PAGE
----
Fourth Week of Advent, Dec. 20-24
Tuesday, December 15, 2020
Greetings of peace!

Next week will be the fourth and final week of Advent and included below is the Pray-Study-Act (PSA) e-bulletin for our last week of Advent. (You can find a link to the PSA for this 3rd week of Advent and other seasonal resources on our site by clicking here.)

This upcoming final week, leading up to Christmas, is centered around the theme of love. The difficulties and pains of this year have highlighted the need for community care more than ever before. This agape love for our neighbors is at the heart of Advent & our progress forward as a society. 

Through acts of service and solidarity, we are able to carry the spirit of Advent with us throughout the year to create a more equitable and just world. As the Advent season concludes and we enter Christmas, I hope that we are able to continue showing up for our neighbors and being the Church for one another. Thank you all for contributing to this community and spending moments throughout Advent with us!
In Advent peace,

Lauren Bailey
Pax Christi USA National Field Organizer
A reflection for the Fourth Sunday of Advent, Dec. 20
by Donna Grimes
The reflection below by Donna Grimes first appeared in our Advent-Christmas 2005 reflection booklet. Donna is the Assistant Director for African American Affairs in the Secretariat of Cultural Diversity in the Church at the United States Conference of Catholic Bishops. She is a former member of the Pax Christi USA National Council.

Then Mary said, “Here am I, the servant of God;
let it be with me according to your word.” (Lk 1:38a)
In today’s reading from 2 Samuel, the exchange between God and King David through the prophet Nathan gave me a jolt of reality. “When King David was settled in his palace, and God had given him rest from all his enemies on every side,” David reflected, “Here I am living in a house of cedar while the Ark of God dwells in a tent!” (2 Sam 7:1-2)

First, God posed the question, “Should you build me a house to dwell in?” (2 Sam 7:5b). Next, God Almighty, Creator of the Universe, wrapped it up with a few poignant examples, attached a big new perspective, and handed the shepherd-king an amplified response. Generations later, God reveals the Blessed Mother as the true Ark of God. She has been called the Ark of the Covenant.

We who are settled in our own palaces in this land of luxury can learn a lot about humility in these passages. On the personal and individual level, David’s question exposes a veneer of deference to God. Perhaps, like David, we may be profoundly impressed with ourselves at this point in our lives. We may move about in the world pleased with our accomplishments, appreciative of certain professional and material achievements, even privately celebrating our spiritual growth...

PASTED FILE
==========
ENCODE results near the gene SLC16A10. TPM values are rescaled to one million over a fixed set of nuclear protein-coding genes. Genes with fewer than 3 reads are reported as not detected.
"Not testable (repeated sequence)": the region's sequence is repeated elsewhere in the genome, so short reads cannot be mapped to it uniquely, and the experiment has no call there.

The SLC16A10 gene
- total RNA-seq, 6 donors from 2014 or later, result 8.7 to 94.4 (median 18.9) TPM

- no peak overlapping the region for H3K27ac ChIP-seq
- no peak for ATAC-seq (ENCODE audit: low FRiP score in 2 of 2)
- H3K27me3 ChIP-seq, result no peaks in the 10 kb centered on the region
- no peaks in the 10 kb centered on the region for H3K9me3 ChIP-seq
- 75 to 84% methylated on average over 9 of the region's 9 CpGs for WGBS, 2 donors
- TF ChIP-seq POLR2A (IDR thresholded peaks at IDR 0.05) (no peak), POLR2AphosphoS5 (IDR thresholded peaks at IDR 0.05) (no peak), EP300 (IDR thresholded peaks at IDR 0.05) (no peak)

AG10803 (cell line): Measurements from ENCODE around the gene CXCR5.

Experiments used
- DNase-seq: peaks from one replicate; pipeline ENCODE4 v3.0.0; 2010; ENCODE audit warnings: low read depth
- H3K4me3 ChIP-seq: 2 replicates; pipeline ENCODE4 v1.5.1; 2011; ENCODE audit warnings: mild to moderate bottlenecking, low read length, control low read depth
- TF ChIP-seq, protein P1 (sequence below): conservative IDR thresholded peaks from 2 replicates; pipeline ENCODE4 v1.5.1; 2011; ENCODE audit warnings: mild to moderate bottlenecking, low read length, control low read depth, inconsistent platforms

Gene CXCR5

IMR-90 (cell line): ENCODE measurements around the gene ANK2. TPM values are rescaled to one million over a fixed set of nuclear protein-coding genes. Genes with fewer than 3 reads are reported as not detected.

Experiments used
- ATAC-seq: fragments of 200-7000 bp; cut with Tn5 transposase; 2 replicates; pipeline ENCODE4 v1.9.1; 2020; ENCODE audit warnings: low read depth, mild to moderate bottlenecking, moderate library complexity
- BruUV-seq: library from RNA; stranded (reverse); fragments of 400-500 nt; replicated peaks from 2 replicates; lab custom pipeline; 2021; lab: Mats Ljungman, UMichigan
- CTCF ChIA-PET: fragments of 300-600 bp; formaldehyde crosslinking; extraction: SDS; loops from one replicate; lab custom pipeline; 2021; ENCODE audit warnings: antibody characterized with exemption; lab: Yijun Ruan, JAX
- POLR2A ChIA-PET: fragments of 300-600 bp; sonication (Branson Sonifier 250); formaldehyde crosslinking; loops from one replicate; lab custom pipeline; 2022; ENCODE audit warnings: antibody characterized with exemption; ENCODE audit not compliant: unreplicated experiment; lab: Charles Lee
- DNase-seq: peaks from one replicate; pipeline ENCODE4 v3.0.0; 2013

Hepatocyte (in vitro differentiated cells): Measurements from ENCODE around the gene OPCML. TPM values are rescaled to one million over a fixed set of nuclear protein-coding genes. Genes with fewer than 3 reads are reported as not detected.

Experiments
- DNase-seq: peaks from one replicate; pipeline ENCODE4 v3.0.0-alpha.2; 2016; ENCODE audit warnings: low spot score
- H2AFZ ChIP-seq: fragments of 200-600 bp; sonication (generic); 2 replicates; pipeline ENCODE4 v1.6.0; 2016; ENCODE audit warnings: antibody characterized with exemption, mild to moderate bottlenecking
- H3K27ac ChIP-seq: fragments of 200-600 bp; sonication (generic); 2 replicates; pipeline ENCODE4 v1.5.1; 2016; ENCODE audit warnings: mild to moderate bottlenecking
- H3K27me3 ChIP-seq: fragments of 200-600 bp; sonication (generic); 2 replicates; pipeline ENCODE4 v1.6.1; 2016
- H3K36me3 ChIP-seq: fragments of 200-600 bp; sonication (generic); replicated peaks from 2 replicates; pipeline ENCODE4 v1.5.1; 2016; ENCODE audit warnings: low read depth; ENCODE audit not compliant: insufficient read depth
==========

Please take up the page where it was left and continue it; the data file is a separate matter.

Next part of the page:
>> Also see this, "An Advent Credo", by Pax Christi USA Teacher of Peace Dan Berrigan, SJ...
Advent is a time of both waiting & action on climate change
by Dan Misleh, Founding Executive Director of the Catholic Climate Covenant
This Advent, the waiting is all-consuming. We are waiting to see how our makeshift Christmas plans will turn out. We are waiting for the end of the pandemic. We await a government transition. Now seems like a great time for Christ to renew the face of the Earth.

For those of us who have watched closely as wildfires and hurricanes devastated our country in 2020, we are also waiting for the world to get serious about action on climate change.

Five years ago, on Dec. 12, the nations of the world finally decided together to stave off the worst of the climate disruption that has threatened lives and livelihoods around the world. Earlier in that year of 2015, Pope Francis created a media storm with his encyclical Laudato Si', on Care for Our Common Home, followed by his visit to the United States.

For some of us deeply immersed in Catholic messages on ecology, it looked like the wait was over. Catholic statements had been building up to Laudato Si' for decades — for example, even back in 1981, leading U.S. bishops warned of "climatic changes" due to burning fossil fuels that could "jeopardize food supplies" and "trigger catastrophic flooding."...

>> Also: Read Heather Navarro's article, "Injustice, inequity lie at the heart of the U.S. failure to engage on climate change", part of our series further exploring the priorities and issues in our Statement of Principles leading up to the 2020 election.
Three actions to address the climate crisis now!
1) Use this tool created by the Global Footprint Network to calculate your carbon footprint. After accessing your results, commit to two actions your household can take over the next year to lower your impact.

2) Click here to write to the Biden Transition Team to urge the incoming administration to rejoin the Paris Agreement on day one in office. 

3) Watch the webinar from the Catholic Climate Covenant, "What Now for U.S. Catholic Action on Climate Change and Creation Care?" to understand what we can expect to see in a Biden administration and in the next Congress and how U.S. Catholics can organize and advocate within an integral ecology framework.
LAST WEEKLY ADVENT PRAYER SERVICE ON DEC. 21: Join Pax Christi USA for our final 30 minute Advent prayer service on Monday, December 21st at 8:30pm ET. We will be joined by Michelle Sherman, one of the authors of the Advent booklet, to reflect and share in community with one another. Click here for more information and to register.